This capability allows researchers to safely evaluate the performance of electrified aircraft propulsion systems and components under realistic flight conditions. 
      “The testing at NEAT is critical for high-power electrified aircraft propulsion technologies because many of the potential problems that a design might encounter only present themselves at higher altitudes,” said Brad French, lead systems engineer for NASA EPFD. “We do our best to analyze machines through sea-level testing, but nothing compares to actually putting them in the environments they will experience on wing and directly observing how they behave.”  
      Progress on the Ground 
      At higher altitudes, electrified aircraft propulsion systems will be exposed to thinner air and greater temperature shifts that could negatively impact performance.
      The initial round of tests focused on investigating the effects of temperature and high voltage on the electric engine when operating at flight levels. 
      Researchers conducted partial discharge tests, which examine the strength of the system’s electrical insulation, to help minimize risks of failure that might occur due to excess stress on the components.
      They also investigated the engine’s thermal management system to better understand how heat is safely and effectively transferred throughout the machine.  
      At a control room in NASA’s Electric Aircraft Testbed facility, NASA electrical lead Mark Worley, right, technical lead Nuha Nawash, and software engineer Joseph Staudt, left, monitor altitude testing telemetry via video monitors in April 2024. NASA/Jef Janis “The development of new technologies is a methodical and incremental process,” French said. “By testing these systems in a controlled environment, we can verify that they operate safely and as expected, or isolate and solve any problems before they pose a significant risk.” 
      Gearing Up for Hybrid Electric Flight Tests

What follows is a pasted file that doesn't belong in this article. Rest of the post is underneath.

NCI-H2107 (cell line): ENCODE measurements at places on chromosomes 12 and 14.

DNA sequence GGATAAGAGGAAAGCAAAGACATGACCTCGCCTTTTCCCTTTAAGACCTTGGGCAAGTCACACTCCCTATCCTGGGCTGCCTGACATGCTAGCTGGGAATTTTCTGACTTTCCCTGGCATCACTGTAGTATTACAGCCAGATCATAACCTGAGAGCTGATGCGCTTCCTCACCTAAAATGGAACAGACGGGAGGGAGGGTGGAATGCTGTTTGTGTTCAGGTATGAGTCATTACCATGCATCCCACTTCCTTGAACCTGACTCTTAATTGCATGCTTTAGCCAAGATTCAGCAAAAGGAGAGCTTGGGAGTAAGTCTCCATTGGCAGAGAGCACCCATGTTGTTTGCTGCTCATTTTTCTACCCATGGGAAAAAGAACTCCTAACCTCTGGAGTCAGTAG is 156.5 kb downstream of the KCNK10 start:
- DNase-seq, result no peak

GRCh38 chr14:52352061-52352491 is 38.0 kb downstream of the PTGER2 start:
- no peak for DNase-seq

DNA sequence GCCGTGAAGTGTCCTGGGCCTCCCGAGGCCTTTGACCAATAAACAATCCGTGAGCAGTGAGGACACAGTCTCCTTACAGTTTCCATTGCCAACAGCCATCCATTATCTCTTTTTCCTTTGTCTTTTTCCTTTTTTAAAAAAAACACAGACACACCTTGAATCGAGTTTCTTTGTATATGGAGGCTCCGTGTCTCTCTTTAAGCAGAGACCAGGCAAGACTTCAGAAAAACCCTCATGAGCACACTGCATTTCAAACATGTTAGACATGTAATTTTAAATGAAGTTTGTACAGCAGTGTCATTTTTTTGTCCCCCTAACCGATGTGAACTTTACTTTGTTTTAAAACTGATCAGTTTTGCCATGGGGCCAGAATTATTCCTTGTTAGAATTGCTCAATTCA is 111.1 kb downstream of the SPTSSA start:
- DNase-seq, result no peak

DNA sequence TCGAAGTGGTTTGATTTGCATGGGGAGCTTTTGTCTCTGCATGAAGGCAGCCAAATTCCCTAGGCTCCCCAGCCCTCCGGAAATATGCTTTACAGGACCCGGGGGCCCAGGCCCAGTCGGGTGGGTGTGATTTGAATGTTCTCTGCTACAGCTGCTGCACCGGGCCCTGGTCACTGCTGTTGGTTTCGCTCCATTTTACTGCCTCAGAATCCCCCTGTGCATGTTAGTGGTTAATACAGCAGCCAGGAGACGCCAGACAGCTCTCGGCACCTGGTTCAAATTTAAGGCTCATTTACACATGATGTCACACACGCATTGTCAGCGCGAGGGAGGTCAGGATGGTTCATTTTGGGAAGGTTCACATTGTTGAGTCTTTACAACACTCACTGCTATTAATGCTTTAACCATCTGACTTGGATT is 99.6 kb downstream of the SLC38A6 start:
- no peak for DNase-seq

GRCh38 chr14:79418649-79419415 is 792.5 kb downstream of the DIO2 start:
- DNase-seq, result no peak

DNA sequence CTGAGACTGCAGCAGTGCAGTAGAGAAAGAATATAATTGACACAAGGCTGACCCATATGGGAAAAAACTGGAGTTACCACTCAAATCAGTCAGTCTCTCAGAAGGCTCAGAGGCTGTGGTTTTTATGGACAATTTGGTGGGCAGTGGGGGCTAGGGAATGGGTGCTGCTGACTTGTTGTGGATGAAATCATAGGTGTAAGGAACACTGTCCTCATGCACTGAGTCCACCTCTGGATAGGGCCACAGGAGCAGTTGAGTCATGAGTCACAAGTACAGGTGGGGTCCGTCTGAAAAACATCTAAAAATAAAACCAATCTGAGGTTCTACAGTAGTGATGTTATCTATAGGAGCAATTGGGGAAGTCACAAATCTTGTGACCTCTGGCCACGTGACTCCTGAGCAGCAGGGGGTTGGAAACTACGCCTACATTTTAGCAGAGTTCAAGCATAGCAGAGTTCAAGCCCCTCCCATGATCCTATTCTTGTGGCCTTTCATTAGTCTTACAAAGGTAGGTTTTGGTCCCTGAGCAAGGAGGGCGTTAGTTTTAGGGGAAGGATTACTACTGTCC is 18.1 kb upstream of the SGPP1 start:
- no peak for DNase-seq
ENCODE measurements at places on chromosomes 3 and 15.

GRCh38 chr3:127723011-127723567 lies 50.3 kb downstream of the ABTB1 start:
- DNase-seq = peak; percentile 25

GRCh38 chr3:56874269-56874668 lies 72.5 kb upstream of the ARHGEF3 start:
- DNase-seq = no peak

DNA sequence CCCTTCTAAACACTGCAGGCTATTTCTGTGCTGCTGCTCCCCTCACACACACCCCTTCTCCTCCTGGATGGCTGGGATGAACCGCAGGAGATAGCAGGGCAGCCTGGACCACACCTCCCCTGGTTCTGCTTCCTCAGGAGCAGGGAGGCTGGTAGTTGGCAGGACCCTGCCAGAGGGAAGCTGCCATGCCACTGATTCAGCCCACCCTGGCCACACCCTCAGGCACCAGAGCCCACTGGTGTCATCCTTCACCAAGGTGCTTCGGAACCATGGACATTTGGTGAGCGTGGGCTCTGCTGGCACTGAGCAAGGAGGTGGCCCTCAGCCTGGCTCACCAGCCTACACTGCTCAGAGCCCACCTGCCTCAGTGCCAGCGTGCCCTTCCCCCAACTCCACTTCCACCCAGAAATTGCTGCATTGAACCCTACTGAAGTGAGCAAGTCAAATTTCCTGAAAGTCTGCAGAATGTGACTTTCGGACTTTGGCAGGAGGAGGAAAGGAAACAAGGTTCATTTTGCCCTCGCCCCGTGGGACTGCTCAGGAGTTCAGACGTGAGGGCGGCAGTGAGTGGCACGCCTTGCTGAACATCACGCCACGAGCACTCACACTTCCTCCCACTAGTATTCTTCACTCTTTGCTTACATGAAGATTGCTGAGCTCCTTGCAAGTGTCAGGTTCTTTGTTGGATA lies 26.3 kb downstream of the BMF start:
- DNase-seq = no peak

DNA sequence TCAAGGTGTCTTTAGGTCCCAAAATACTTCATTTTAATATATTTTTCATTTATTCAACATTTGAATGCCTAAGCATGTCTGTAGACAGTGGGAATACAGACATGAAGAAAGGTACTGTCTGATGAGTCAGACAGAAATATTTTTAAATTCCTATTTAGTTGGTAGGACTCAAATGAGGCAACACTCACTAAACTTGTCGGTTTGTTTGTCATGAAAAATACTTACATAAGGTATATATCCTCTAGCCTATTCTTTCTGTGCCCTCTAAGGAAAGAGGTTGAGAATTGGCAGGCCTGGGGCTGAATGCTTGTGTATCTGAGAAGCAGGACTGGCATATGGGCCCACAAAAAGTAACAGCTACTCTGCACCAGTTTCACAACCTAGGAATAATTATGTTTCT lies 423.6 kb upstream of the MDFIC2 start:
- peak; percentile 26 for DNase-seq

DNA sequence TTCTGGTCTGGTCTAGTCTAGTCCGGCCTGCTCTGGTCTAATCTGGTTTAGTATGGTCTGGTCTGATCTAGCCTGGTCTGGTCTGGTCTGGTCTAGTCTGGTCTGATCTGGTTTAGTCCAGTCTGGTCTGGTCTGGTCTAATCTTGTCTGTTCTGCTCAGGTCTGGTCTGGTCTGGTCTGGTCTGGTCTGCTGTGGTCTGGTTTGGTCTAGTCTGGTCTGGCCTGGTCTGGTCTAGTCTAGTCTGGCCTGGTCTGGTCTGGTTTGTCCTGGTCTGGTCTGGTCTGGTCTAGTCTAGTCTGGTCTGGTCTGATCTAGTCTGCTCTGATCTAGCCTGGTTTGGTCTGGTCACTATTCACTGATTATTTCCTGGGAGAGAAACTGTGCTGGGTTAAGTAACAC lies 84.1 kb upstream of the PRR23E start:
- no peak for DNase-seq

Under EPFD, magniX is retrofitting a De Havilland Dash 7 aircraft with a new hybrid electric propulsion system that combines traditional turbo-propellor engines with electric motors.
      This vehicle will be used to demonstrate fuel burn and emission reductions in regional aircraft carrying up to 50 passengers, helping advance NASA’s mission to make air travel more sustainable. 
      The company recently completed baseline flight testing of the Dash 7 in Moses Lake, Washington, surveying the state of the aircraft prior to modification.
      Data gathered from these flight tests will help the team compare fuel savings and performance boosts with the new electrified system.
      With baseline flight tests complete, magniX will begin modifying the aircraft in preparation for hybrid electric flight tests planned for 2026.  
      Baseline flight testing of magniX’s De Havilland Dash 7 aircraft in Moses Lake, Washington during April 2024 prior to hybrid electric system modifications. magniX In the meantime, the next phase of ground tests at NEAT is slated for the summer of 2024 and will evaluate these systems under more extreme flight conditions, including higher power levels and temperatures.
      Each round of testing will provide more insight that will eventually help identify new standards and regulations required for future electrified aircraft.  
      In addition to magniX, NASA works with GE Aerospace to explore other design configurations and approaches for hybridizing commercial aircraft. GE also completed altitude tests of their hybrid electric propulsion system at NEAT in 2022.